2014: Extremely low frequency electromagnetic field measurements at the Hylaty station and methodology of signal analysis

Radio Science
Volume 49, Issue 6, pages 361–370, June 2014

DOI 10.1002/2014RS005400

Andrzej Kulak 1,2, Jerzy Kubisz 1, Slawomir Klucjasz 1, Adam Michalec 1, Janusz Mlynarczyk 2,
Zenon Nieckarz 3, Michal Ostrowski 1, and Stanislaw Zieba 1

1) Astronomical Observatory, Jagiellonian University, Krakow, Poland
2) Department of Electronics, AGH University of Science and Technology, Krakow, Poland
3) Institute of Physics, Jagiellonian University, Krakow, Poland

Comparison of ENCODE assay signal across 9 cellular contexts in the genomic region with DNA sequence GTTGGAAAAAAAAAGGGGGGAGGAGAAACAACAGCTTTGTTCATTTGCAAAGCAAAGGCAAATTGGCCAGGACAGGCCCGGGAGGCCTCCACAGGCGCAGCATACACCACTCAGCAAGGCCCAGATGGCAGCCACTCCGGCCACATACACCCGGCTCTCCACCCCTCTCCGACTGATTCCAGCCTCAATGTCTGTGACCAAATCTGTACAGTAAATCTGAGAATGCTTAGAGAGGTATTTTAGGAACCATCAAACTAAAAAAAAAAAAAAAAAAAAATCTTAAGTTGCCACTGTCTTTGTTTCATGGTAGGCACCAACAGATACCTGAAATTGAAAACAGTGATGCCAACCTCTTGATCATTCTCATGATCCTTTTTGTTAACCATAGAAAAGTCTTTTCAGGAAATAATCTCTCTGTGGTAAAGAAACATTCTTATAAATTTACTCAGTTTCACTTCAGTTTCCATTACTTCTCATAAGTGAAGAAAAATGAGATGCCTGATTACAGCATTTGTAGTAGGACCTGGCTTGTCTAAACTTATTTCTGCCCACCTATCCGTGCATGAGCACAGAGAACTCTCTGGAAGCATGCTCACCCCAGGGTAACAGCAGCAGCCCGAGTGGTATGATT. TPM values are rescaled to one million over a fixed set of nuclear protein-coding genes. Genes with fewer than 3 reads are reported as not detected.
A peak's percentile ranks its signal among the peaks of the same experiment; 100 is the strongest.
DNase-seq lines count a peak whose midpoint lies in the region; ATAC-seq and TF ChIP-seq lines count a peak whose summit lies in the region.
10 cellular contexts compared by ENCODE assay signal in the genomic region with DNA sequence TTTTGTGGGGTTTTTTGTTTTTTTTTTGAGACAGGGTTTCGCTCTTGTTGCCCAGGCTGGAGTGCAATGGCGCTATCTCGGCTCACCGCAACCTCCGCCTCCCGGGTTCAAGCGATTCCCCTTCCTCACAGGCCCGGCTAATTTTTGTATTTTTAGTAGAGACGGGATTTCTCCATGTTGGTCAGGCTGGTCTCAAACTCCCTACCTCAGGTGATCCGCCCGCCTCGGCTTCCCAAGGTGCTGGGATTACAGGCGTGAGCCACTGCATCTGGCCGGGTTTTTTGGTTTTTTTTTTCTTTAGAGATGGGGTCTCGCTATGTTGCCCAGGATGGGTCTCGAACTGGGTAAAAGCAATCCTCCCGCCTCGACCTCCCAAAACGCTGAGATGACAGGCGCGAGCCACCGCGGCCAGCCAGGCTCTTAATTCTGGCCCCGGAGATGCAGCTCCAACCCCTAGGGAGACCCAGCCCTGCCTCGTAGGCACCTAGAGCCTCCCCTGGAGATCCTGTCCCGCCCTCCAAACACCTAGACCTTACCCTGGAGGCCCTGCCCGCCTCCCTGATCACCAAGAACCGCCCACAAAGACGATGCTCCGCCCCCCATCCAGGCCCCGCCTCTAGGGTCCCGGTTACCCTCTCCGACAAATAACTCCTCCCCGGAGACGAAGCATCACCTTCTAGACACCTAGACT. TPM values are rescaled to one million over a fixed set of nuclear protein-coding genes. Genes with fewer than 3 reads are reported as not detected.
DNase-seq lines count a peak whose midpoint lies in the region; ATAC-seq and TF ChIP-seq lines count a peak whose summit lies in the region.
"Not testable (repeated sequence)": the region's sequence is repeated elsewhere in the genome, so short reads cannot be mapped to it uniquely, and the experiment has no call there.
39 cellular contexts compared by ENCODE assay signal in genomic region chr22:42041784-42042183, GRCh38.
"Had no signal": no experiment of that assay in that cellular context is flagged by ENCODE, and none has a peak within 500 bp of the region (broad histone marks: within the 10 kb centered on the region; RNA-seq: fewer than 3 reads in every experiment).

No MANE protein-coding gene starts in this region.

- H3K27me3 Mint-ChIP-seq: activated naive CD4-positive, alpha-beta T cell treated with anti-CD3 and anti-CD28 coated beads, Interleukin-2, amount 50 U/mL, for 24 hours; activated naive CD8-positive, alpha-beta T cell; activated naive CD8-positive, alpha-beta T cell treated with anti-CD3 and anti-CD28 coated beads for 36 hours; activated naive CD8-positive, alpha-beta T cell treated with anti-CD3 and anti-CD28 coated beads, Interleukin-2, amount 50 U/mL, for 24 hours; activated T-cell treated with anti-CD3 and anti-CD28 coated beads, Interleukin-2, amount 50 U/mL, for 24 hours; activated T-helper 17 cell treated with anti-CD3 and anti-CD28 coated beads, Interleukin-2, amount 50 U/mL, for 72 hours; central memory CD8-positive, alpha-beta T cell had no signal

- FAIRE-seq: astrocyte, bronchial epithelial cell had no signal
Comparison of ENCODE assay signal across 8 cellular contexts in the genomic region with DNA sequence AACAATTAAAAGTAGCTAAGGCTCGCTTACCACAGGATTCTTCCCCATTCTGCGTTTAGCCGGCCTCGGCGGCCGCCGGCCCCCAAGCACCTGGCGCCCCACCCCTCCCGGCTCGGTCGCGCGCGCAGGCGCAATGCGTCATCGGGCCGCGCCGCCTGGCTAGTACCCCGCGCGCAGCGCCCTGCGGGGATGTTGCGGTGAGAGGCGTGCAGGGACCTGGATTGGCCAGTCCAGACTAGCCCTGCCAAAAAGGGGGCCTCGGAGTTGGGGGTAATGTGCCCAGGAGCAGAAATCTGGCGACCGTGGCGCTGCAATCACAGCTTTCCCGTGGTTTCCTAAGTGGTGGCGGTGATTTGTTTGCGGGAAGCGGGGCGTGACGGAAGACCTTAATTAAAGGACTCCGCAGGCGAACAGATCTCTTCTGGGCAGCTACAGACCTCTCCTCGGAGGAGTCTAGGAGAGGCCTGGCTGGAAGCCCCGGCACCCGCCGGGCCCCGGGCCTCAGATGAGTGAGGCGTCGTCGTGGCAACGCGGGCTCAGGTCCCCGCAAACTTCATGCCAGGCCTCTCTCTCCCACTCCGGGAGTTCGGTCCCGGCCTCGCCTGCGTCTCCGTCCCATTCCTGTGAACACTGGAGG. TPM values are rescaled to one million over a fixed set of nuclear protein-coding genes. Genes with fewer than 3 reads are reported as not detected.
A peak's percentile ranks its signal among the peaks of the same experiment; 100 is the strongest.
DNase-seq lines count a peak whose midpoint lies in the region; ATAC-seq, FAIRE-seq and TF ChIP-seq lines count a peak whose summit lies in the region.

We present the Hylaty geophysical station, a high-sensitivity and low-noise facility for extremely low frequency (ELF, 0.03–300 Hz) electromagnetic field measurements, which enables a variety of geophysical and climatological research related to atmospheric, ionospheric, magnetospheric, and space weather physics. The first systematic observations of ELF electromagnetic fields at the Jagiellonian University were undertaken in 1994. At the beginning the measurements were carried out sporadically, during expeditions to sparsely populated areas of the Bieszczady Mountains in the southeast of Poland. In 2004, an automatic Hylaty ELF station was built there, in a very low electromagnetic noise environment, which enabled continuous recording of the magnetic field components of the ELF electromagnetic field in the frequency range below 60 Hz. In 2013, after 8 years of successful operation, the station was upgraded by extending its frequency range up to 300 Hz. In this paper we show the station’s technical setup, and how it has changed over the years. We discuss the design of ELF equipment, including antennas, receivers, the time control circuit, and power supply, as well as antenna and receiver calibration. We also discuss the methodology we developed for observations of the Schumann resonance and wideband observations of ELF field pulses. We provide examples of various kinds of signals recorded at the station.